Just to join all of the above together, and to help remove any confusion (well, I’m confussed even if nobody else is):
In 1865 Septimus Ledward esq. J.P. bought a piece of land in Frankby from the executors of John Robin. Between 1868 and 1870 a house was built on the land, on the site of an ancient tithe barn on the summit of Frankby Hill. The house, named “Hill Bark” was designed by G T Grayson of Liverpool and enlarged in 1882. It may
have looked like this:
The surrounding grounds were laid out with gardens and glasshouses and covered an area of 2 acres.
A coach house and clock tower were built in the grounds, this is now the visitor centre in Roydon Park.
Lodges in the same style as the main house were also built at the entrances to the park.
Meanwhile, in 1891, R.W.Hudson had a house built in Noctorum, based on the plans of Little Moreton Hall in Congleton. The house cost £150,000 to build and was called “Bidston Court”. It had a fine view westwards across the peninsula to the distant Welsh hills. Such was its prominence that, during the First World War, the Germans had thought of using the tall chimneys as range detectors for shelling Liverpool Docks.
Sir Ernest Roydon, who was married to the daughter of Septimus Ledward, bought “Bidston Court” in 1920. When Ledward died, “Hill Bark” came into the possession of Lady Roydon.
The Roydon’s liked “Bidston Court”, but didn’t like its position. They didn’t like “Hill Bark”, but did like its position, so Sir Ernest decided to move, and take the house with him.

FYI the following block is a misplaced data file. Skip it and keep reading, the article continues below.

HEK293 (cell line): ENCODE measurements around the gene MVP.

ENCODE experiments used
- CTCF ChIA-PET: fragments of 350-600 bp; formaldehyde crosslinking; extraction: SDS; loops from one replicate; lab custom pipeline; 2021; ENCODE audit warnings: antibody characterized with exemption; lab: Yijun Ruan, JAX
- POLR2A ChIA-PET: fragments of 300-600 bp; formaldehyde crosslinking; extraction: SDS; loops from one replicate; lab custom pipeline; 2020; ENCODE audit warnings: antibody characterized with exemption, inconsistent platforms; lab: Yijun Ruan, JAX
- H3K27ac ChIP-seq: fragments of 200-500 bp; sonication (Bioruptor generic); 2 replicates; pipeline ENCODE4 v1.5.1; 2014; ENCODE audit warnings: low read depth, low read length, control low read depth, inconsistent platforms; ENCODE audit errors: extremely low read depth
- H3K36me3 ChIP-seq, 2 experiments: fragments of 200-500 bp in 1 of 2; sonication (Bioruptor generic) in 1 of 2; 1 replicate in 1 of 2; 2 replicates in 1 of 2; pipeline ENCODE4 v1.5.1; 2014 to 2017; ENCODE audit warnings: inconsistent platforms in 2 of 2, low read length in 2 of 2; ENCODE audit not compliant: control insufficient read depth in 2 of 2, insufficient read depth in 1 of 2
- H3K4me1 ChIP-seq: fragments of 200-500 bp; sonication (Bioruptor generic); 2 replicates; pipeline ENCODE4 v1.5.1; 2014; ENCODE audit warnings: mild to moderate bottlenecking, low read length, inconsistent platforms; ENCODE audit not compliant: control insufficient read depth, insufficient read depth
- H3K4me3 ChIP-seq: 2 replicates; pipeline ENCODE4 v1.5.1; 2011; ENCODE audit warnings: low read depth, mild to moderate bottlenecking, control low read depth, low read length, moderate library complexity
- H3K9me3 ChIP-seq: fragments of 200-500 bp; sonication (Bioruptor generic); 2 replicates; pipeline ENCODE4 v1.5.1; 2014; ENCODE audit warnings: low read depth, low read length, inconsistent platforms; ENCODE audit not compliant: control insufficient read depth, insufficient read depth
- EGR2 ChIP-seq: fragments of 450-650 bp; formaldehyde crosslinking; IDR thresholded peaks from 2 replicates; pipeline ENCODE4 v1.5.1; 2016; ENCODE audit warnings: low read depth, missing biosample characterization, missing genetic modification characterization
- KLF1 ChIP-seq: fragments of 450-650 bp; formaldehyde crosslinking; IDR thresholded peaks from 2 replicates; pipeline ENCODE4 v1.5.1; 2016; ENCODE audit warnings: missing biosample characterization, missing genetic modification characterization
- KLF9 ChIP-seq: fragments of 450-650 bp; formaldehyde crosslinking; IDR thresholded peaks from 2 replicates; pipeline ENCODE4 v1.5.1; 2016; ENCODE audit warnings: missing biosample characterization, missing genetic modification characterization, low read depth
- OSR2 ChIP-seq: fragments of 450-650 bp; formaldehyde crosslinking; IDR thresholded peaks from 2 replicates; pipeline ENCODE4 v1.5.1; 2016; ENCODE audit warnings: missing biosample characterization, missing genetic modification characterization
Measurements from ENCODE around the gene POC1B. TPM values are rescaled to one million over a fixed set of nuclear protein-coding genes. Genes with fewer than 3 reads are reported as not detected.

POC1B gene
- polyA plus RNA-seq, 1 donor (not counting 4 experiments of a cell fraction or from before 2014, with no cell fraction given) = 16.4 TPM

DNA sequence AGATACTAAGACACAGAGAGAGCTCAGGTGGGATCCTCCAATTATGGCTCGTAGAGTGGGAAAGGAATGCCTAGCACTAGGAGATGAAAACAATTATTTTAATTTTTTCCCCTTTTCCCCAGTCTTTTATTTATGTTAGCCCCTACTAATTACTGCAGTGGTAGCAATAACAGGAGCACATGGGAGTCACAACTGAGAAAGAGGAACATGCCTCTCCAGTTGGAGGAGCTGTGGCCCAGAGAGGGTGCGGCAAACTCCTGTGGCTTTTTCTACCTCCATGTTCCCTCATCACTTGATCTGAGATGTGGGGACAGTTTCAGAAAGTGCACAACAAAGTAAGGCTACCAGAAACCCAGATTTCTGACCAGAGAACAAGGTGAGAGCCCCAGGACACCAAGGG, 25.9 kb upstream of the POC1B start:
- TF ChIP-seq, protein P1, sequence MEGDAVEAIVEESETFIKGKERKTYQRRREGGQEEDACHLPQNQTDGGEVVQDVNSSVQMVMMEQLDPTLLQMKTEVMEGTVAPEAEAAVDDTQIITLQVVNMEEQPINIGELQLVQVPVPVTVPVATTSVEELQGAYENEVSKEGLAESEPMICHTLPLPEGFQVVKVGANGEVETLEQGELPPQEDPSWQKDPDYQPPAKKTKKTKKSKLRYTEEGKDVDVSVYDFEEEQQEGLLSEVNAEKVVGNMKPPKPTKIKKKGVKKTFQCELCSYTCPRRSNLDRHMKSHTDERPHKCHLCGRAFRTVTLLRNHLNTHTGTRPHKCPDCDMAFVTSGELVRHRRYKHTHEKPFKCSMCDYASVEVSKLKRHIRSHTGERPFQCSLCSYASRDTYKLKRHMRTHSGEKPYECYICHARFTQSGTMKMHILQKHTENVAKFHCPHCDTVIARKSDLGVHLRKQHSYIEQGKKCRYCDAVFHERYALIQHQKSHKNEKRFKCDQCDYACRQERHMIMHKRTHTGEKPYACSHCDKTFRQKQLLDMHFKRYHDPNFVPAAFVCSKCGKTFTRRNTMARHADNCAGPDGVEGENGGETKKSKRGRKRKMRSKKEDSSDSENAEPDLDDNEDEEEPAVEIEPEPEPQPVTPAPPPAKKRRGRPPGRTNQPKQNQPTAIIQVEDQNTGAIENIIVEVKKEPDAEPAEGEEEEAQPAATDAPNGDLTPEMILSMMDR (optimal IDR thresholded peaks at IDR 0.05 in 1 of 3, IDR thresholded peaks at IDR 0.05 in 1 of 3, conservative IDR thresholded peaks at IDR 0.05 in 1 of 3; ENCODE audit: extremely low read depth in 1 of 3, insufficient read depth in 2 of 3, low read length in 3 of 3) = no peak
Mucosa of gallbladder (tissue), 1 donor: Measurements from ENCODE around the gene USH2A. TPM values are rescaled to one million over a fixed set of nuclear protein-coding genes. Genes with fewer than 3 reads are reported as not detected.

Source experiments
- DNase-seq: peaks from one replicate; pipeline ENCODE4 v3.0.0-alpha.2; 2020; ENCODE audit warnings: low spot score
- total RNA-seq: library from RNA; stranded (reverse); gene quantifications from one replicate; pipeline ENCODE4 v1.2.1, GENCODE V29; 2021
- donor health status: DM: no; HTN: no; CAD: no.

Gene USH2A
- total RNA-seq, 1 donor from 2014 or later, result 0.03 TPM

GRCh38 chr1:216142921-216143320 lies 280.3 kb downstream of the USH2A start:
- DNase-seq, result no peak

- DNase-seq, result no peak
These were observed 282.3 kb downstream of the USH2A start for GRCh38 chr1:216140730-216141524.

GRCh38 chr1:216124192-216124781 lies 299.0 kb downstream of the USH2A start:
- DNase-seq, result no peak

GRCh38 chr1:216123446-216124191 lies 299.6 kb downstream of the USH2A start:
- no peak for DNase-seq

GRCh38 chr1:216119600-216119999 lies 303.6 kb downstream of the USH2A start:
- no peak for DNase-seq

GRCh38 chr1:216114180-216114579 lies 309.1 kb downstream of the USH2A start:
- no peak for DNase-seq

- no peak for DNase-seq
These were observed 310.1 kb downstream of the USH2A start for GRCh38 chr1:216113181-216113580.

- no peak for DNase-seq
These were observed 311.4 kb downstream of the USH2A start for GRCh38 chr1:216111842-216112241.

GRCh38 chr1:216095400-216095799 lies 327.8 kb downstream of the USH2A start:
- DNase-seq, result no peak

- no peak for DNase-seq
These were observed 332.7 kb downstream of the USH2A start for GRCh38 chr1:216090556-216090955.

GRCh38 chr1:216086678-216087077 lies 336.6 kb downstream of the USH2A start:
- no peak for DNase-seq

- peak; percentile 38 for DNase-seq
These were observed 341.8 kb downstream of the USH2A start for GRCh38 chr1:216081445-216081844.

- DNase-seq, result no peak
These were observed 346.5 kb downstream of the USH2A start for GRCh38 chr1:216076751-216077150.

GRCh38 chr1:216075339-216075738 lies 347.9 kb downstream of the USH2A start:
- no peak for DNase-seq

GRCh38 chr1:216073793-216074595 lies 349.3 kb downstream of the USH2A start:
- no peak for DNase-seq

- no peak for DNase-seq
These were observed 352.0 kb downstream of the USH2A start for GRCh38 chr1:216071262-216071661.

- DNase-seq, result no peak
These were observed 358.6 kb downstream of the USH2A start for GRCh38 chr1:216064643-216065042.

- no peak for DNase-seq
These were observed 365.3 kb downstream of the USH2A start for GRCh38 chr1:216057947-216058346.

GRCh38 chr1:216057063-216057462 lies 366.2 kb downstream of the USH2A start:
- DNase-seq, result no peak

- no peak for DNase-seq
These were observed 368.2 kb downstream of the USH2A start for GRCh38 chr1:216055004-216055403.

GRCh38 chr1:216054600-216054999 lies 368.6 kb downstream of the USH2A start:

In 1929 “Hill Bark” was demolished and “Bidston Court” was dismantled and moved piece by piece to Frankby. The house was re-assembled using local architects and local builders and was ready for occupation by 1931. The house was given the name of the old house, “Hill Bark”
Sir Ernest died in 1960 and Hoylake UDC bought the property a year later. The house was opened as a home for the elderly, this continued until a few years ago when “Hill Bark” became an hotel and conference centre.
There is one further twist to the story of Hill Bark: In 1911 the Crown Prince Wilhelm of Germany wanted to buy the house and have it shipped back to Germany, but Ledward refused to sell, he did, however, agree to sell the plans to the Prince.
The location of the German House was not known until Sir Ernest commissioned two agents to go to Germany to confirm its existence. The house, called “Cecilianhof” was built in Potsdam, and it was used for the signing of the Potsdam Agreement after the Second World War.
Cecilianhof in PotsdamAdditional sources:
The Wirral Peninsula, Norman Ellison 1955
The Wirral, Alan Brack 1980
The Wirral Journal Spring 1982
The Wirral Journal Autumn 1986
The Wirral Journal Spring 1990